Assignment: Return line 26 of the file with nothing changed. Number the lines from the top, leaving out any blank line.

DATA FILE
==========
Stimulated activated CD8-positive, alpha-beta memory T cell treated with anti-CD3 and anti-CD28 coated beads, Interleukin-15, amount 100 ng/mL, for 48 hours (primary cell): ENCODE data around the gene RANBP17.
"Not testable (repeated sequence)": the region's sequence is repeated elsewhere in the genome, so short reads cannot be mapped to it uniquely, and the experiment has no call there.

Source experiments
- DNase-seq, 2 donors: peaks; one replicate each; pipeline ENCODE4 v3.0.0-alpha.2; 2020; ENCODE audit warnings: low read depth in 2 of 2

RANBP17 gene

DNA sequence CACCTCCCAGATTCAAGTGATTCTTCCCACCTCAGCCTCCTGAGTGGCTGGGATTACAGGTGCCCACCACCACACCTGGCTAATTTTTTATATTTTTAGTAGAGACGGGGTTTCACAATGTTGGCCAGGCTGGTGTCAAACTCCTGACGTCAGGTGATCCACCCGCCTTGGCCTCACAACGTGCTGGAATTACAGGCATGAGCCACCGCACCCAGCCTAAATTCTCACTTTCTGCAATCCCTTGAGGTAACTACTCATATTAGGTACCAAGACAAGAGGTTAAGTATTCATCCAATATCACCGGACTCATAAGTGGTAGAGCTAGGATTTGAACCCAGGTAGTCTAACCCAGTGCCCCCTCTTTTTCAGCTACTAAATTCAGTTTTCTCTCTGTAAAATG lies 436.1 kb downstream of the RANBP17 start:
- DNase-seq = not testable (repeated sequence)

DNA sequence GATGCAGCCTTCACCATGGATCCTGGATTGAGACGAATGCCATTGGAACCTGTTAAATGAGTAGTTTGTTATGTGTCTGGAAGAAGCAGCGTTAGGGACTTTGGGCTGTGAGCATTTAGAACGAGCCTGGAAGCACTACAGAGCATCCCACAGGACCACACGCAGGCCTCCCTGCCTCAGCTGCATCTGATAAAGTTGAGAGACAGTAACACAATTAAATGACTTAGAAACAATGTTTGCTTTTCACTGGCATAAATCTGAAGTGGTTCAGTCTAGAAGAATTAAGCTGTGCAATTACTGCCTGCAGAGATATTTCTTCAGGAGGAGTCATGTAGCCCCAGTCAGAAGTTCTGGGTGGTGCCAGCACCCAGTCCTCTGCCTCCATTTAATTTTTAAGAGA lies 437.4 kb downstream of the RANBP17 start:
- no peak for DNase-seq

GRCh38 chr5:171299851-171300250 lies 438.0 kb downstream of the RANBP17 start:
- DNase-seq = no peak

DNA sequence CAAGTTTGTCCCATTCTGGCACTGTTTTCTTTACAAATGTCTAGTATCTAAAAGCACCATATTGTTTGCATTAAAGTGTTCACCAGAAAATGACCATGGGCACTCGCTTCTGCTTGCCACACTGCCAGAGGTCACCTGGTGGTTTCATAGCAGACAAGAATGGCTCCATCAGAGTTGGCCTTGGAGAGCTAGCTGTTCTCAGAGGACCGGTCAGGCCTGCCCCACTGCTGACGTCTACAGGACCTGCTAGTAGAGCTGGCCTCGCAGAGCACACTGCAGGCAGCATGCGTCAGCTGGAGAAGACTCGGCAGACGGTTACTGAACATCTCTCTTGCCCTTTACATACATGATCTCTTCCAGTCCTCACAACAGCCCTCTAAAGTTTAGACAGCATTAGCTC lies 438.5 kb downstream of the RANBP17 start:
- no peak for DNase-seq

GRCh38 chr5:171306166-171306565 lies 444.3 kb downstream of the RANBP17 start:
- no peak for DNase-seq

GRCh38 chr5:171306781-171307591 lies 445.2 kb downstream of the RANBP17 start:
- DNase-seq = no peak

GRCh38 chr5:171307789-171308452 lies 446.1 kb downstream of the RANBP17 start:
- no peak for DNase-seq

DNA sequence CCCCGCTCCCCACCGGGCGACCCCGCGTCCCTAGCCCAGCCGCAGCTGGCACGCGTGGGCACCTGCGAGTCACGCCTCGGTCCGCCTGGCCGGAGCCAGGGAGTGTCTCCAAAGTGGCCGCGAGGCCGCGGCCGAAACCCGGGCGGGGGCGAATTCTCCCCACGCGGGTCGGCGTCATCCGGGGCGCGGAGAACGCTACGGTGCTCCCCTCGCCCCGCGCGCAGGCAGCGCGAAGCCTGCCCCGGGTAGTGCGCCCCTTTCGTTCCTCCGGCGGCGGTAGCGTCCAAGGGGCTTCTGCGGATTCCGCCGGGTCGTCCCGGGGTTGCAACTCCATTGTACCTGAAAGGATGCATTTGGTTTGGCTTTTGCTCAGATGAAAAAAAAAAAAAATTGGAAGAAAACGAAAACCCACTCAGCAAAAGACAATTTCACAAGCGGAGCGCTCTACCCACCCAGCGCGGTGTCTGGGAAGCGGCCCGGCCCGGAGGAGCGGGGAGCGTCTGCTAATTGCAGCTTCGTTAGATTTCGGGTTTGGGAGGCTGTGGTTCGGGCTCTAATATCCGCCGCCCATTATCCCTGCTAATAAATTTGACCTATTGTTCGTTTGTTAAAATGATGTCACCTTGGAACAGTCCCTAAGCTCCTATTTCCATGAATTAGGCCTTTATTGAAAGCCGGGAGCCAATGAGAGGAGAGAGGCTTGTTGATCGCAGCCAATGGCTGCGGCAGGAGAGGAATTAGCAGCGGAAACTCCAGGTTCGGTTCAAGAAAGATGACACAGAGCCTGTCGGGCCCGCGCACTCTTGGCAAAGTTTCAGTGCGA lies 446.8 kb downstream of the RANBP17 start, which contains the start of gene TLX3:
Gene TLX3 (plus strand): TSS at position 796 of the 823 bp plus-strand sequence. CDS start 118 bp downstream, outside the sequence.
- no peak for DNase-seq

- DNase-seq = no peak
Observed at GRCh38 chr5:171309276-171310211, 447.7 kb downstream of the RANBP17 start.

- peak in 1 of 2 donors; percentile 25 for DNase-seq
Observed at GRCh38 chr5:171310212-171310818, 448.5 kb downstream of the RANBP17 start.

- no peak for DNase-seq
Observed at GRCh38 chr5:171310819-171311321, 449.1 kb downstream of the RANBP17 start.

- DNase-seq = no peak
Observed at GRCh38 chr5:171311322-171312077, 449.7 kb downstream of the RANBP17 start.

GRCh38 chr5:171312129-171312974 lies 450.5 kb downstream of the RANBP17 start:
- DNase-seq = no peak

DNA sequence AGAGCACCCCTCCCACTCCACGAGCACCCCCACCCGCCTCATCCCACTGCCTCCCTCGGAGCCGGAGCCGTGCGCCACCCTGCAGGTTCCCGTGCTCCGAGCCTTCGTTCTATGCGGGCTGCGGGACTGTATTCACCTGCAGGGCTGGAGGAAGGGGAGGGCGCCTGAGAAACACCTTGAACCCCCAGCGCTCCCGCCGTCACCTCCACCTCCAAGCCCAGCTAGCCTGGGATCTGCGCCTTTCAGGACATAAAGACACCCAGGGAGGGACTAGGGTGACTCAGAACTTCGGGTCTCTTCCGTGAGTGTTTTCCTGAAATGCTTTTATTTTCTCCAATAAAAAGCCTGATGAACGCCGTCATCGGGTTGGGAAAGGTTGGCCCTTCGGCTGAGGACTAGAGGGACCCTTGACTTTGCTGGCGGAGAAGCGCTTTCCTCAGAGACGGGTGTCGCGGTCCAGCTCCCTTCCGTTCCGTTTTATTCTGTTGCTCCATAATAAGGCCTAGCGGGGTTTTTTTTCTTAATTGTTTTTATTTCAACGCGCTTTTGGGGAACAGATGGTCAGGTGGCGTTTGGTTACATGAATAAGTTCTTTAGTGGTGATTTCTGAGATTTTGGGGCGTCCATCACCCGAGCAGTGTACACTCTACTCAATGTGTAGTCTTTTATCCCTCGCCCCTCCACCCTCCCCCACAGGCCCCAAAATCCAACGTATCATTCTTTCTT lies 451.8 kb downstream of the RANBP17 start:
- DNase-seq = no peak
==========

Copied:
Observed at GRCh38 chr5:171310212-171310818, 448.5 kb downstream of the RANBP17 start.